The upside remains the very distinctive interior; take a look at the instrument panel and you’ll see why. The so-called Super Cockpit concept feels sporty and comfortable and clearly puts the Maxima’s interior in a class above the mid-size crowd, including the Camry, Accord, Altima, and Malibu. There are attractive-looking soft-touch materials throughout—except maybe the oddly textured, glossy dash top—and the front seats are easy to get in position for a wide range of drivers. We especially recommend the upgraded seats that come with the Sport Package. The same compliments can’t be said about the backseat, however; the back of the front seats are scooped out, which helps lower legroom, but most adults’ knees will still be above the scoop area, and the standard, huge power moonroof recess extends all the way to the backseat headroom, leaving a weird roofline that doesn’t allow enough headroom for six-footers.
There were a few other niggles inside; hands reaching for the paddle shifter for a downshift sometimes nudged the turn signal. And vehicles without the nav system get an odd-looking orange monochromatic screen that borders on unsightly. And Nissan supposedly spent lots of time working to give the Maxima an exhaust sound that sounds sportier from within the cabin, but with the CVT holding revs up near 6,500 rpm when blasting up to speed the smooth V-6 is droning too much like a raucous turboprop at takeoff.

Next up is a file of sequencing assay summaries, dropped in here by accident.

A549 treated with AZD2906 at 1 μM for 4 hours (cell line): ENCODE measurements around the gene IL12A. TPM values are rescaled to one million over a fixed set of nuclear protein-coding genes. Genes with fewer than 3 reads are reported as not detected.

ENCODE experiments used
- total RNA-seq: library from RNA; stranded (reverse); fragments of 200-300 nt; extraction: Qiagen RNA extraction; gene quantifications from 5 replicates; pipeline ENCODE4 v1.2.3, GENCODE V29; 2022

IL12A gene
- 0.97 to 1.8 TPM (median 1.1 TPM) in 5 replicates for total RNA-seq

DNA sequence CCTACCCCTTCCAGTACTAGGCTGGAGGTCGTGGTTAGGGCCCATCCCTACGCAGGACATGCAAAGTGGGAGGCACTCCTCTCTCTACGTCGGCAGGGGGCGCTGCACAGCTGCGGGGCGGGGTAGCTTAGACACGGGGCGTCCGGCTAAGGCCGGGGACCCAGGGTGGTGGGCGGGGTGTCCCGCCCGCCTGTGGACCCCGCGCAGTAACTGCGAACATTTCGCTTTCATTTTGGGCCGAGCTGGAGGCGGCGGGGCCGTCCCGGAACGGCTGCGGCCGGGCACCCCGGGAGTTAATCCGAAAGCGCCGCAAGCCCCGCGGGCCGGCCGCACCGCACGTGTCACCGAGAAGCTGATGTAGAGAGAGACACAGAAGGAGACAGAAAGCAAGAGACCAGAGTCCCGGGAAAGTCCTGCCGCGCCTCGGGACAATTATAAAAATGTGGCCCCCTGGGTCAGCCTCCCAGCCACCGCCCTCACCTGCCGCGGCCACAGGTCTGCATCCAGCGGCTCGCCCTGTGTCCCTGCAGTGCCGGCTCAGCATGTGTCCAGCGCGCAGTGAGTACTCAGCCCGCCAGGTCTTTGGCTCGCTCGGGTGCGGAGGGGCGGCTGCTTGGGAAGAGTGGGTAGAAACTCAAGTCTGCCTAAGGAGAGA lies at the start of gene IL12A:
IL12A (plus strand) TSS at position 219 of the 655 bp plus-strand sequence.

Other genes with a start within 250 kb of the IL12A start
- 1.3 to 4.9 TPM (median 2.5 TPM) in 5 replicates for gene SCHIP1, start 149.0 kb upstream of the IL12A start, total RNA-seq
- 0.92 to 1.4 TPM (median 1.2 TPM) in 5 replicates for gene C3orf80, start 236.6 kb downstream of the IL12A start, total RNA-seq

But refinement and comfort are still a high point. The Maxima has a ride that’s almost as smooth and serene as the Avalon, while being more capable, yet it’s not quite as nervous as the TL in its Type-S iteration. We even started getting out of the car without knowing the engine was ever-so-quietly still idling (as we do on occasion with Nissans). But this is not news--the Maxima has had this sort of smoothness and top-of-the-class acceleration for about two decades.
Features aplenty give the Maxima a luxury-car feel inside, even if it doesn’t include the luxury-nameplate dealership experience. Available conveniences include a Bose premium audio system, hard-drive navigation system with 9.3GB Music Box hard drive, XM NavTraffic, XM Satellite Radio, Bluetooth interface, and iPod interface. A heated steering wheel and cooled front seats are now even on the options list.
They’re back calling it the 4-Door Sports Car, as they did in the Maxima’s ’90s heyday. But in these days of the $29,310 Pontiac G8 GT V-8, HEMI V-8 Dodge Chargers for about $31,000, and the company’s own 306-hp, rear-wheel-drive Infiniti G35 sport sedan starting only slightly higher, that’s a far harder claim to keep up with. —Bengt Halvorson